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Learn more about strangles

  • Call your vet. The most reliable diagnosis of strangles is to obtain samples from abscessing lymph nodes before they rupture. Nasal swabs taken at the time that abscesses form often test negative for S.equi
  • Set up three colour-coded groups of animals: the presumed infected horse, plus any others with one or more clinical signs of strangles (nasal discharge, abscess formation, depression, loss of appetite) should be isolated into a red “presumed infected” group. Horses without any clinical signs that have had direct or indirect contact with the red group should be isolated in an amber “high-risk” group. Horses that have had no contact with either the red or amber groups and have shown no clinical signs should form a green “low-risk” group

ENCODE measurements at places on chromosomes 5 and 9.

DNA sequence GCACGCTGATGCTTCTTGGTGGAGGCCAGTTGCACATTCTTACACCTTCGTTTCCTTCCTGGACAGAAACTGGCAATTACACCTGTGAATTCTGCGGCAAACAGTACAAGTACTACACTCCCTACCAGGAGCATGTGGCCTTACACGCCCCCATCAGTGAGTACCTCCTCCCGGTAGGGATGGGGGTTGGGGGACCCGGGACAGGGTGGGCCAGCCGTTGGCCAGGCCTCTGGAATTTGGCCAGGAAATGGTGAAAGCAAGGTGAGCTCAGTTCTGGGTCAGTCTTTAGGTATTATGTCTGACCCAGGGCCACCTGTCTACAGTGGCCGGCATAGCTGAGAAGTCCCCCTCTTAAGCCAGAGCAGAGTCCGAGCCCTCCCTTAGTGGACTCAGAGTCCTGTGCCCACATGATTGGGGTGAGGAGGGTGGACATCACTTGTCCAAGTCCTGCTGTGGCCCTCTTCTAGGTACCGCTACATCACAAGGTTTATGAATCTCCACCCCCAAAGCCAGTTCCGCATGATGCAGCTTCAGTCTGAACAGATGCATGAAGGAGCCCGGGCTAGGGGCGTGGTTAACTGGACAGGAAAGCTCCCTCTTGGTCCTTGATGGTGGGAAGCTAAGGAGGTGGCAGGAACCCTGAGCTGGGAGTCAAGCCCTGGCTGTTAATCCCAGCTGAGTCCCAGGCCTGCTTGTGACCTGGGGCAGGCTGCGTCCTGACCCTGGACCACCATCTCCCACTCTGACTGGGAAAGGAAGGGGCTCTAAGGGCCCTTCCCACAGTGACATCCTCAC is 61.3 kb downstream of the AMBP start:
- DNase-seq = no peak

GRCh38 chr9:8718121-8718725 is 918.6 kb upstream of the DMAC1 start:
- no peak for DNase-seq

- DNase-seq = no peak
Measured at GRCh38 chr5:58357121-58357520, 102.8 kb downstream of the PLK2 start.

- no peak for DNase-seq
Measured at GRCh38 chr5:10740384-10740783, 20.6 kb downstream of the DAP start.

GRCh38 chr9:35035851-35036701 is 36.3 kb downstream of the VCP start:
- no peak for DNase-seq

• Colour code buckets and other equipment to ensure that sharing of such items between groups does not occur. If staff need to handle horses in different groups, they should always move from the lowest risk to the highest risk groups
  • The temperature of all horses in the green and amber groups should be taken daily. Any horse showing an increase in temperature — over 38.8°C — should be moved to the red group. Regular disinfection and rinsing of water troughs is recommended. Antibacterial shampoos will only kill S.equi emerging from ruptured abscesses
  • Four weeks after the resolution of clinical signs: horses in the amber and green groups should be screened to help identify other horses on the premises that could be carriers. There is little point in testing animals in the red group as all are presumed to have been infected. All animals testing positive and those in the red group should be investigated further by guttural pouch endoscopy or repeated nasopharyngeal swabbing. Those testing positive should be treated. The yard should not be open until all horses are clear

For the full veterinary feature on strangles, see the current issue of Horse & Hound (24 February)

Find out more about strangles

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